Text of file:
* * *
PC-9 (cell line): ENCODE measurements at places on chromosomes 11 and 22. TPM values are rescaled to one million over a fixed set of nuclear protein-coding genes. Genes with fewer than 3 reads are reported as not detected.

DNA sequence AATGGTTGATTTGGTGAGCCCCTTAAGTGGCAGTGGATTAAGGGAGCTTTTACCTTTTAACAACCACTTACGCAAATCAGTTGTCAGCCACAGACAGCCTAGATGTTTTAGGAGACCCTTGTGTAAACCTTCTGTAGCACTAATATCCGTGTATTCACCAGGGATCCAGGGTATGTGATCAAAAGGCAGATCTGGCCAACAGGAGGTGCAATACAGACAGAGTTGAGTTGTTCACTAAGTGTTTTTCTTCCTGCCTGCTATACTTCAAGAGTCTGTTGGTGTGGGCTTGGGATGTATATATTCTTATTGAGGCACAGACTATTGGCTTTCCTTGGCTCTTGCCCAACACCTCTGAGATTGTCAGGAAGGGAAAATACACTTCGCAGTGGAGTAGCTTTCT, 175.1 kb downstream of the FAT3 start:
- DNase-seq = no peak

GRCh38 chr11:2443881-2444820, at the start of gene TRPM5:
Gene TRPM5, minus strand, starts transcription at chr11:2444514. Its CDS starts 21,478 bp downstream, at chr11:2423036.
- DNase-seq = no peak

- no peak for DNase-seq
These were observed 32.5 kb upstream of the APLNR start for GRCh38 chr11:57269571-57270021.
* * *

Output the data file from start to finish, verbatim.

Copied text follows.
PC-9 (cell line): ENCODE measurements at places on chromosomes 11 and 22. TPM values are rescaled to one million over a fixed set of nuclear protein-coding genes. Genes with fewer than 3 reads are reported as not detected.

DNA sequence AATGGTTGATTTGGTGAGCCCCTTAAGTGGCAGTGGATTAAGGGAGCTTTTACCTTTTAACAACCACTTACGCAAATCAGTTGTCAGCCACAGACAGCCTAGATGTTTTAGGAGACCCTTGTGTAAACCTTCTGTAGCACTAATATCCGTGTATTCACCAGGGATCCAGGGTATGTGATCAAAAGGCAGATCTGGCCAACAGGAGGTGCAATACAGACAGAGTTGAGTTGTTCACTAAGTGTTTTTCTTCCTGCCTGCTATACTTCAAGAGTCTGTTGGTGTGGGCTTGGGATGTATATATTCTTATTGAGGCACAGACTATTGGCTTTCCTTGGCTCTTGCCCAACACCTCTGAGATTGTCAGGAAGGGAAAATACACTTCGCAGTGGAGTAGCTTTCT, 175.1 kb downstream of the FAT3 start:
- DNase-seq = no peak

GRCh38 chr11:2443881-2444820, at the start of gene TRPM5:
Gene TRPM5, minus strand, starts transcription at chr11:2444514. Its CDS starts 21,478 bp downstream, at chr11:2423036.
- DNase-seq = no peak

- no peak for DNase-seq
These were observed 32.5 kb upstream of the APLNR start for GRCh38 chr11:57269571-57270021.